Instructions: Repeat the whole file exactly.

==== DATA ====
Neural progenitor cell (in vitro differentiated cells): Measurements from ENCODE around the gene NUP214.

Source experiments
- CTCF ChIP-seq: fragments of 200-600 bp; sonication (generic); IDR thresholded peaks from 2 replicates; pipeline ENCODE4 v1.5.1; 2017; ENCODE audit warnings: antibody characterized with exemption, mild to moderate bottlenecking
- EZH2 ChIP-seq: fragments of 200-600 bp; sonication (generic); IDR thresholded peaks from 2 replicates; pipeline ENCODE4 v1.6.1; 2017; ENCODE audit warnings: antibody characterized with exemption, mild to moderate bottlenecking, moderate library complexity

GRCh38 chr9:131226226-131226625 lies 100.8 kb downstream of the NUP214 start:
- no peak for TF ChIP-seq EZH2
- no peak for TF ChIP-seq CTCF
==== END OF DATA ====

Neural progenitor cell (in vitro differentiated cells): Measurements from ENCODE around the gene NUP214.

Source experiments
- CTCF ChIP-seq: fragments of 200-600 bp; sonication (generic); IDR thresholded peaks from 2 replicates; pipeline ENCODE4 v1.5.1; 2017; ENCODE audit warnings: antibody characterized with exemption, mild to moderate bottlenecking
- EZH2 ChIP-seq: fragments of 200-600 bp; sonication (generic); IDR thresholded peaks from 2 replicates; pipeline ENCODE4 v1.6.1; 2017; ENCODE audit warnings: antibody characterized with exemption, mild to moderate bottlenecking, moderate library complexity

GRCh38 chr9:131226226-131226625 lies 100.8 kb downstream of the NUP214 start:
- no peak for TF ChIP-seq EZH2
- no peak for TF ChIP-seq CTCF